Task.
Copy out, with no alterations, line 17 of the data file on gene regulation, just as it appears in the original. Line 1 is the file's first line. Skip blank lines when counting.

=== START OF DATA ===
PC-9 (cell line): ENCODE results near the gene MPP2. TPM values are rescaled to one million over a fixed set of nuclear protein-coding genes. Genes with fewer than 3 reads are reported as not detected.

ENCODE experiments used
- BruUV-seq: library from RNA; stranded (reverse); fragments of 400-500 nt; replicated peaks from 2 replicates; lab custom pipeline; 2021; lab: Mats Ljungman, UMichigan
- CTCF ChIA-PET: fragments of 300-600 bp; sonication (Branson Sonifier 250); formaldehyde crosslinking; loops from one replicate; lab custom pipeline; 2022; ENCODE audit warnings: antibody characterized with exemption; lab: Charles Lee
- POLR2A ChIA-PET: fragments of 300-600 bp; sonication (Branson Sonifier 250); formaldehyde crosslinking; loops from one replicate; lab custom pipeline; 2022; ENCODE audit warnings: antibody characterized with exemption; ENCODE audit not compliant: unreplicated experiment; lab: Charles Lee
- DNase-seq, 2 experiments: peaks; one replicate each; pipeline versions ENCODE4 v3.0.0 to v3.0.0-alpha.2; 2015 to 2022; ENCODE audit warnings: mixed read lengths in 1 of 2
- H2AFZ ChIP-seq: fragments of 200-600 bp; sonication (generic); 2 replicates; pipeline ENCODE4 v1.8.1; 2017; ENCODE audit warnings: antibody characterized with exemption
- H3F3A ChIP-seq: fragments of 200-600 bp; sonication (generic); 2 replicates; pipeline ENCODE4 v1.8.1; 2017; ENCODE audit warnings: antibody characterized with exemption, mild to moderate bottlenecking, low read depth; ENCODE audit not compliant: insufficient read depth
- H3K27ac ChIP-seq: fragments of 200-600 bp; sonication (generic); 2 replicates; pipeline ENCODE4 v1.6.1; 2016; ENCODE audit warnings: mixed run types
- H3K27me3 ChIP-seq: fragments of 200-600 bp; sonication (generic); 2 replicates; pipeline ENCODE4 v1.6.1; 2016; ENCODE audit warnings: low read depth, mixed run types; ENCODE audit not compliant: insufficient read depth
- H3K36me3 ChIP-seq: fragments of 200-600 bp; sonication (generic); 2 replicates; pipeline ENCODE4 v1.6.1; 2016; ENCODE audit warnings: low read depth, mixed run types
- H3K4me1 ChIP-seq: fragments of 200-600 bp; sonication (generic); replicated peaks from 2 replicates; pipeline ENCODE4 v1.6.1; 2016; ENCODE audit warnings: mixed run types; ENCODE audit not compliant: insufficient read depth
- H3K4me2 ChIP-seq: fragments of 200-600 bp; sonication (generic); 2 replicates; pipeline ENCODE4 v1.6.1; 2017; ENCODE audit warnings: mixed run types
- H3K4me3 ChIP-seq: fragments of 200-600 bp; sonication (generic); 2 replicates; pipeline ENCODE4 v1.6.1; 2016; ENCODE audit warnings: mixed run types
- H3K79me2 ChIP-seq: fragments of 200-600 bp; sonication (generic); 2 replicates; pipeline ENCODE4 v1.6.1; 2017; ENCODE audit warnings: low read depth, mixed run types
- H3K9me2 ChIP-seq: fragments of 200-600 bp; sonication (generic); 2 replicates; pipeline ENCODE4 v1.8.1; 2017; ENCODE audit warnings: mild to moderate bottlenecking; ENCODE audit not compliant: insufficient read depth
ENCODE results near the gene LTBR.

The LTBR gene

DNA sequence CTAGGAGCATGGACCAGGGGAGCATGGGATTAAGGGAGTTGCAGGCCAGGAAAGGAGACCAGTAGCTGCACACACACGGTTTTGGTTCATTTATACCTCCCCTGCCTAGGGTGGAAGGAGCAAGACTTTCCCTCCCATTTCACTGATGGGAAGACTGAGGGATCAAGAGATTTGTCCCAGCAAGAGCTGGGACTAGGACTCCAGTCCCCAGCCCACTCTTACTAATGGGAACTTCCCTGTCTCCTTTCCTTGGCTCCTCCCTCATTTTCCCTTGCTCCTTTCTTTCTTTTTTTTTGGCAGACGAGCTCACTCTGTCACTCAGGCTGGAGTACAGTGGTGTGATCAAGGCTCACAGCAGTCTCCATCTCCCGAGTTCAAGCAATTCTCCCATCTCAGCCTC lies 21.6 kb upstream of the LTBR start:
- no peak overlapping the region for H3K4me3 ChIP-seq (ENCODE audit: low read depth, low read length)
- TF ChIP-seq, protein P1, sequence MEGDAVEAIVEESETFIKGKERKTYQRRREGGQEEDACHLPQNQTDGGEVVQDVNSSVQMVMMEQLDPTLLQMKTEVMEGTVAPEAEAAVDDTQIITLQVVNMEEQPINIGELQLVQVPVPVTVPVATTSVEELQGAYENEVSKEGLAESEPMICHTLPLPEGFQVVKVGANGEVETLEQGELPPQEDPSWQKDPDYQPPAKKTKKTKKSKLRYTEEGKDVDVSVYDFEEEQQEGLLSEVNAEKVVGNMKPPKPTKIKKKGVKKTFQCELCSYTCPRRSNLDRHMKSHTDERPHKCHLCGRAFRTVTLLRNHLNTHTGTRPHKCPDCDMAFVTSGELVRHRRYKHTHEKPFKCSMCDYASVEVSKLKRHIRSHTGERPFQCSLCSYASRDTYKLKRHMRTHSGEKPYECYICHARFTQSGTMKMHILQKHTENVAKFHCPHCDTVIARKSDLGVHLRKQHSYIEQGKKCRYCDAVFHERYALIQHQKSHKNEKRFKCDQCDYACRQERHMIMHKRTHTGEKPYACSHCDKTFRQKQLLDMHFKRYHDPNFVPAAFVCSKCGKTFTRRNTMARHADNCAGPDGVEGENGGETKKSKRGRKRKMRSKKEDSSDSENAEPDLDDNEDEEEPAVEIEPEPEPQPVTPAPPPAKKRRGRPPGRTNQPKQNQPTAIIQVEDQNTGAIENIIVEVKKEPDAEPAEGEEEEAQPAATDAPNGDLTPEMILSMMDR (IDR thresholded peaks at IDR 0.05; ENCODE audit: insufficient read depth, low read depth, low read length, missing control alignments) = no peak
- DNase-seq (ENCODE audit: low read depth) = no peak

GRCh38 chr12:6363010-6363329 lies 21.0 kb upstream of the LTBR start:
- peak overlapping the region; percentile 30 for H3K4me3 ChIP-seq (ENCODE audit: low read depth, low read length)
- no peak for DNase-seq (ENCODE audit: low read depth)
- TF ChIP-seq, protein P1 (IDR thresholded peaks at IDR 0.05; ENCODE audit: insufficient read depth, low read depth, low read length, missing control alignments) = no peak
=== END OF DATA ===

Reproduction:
ENCODE results near the gene LTBR.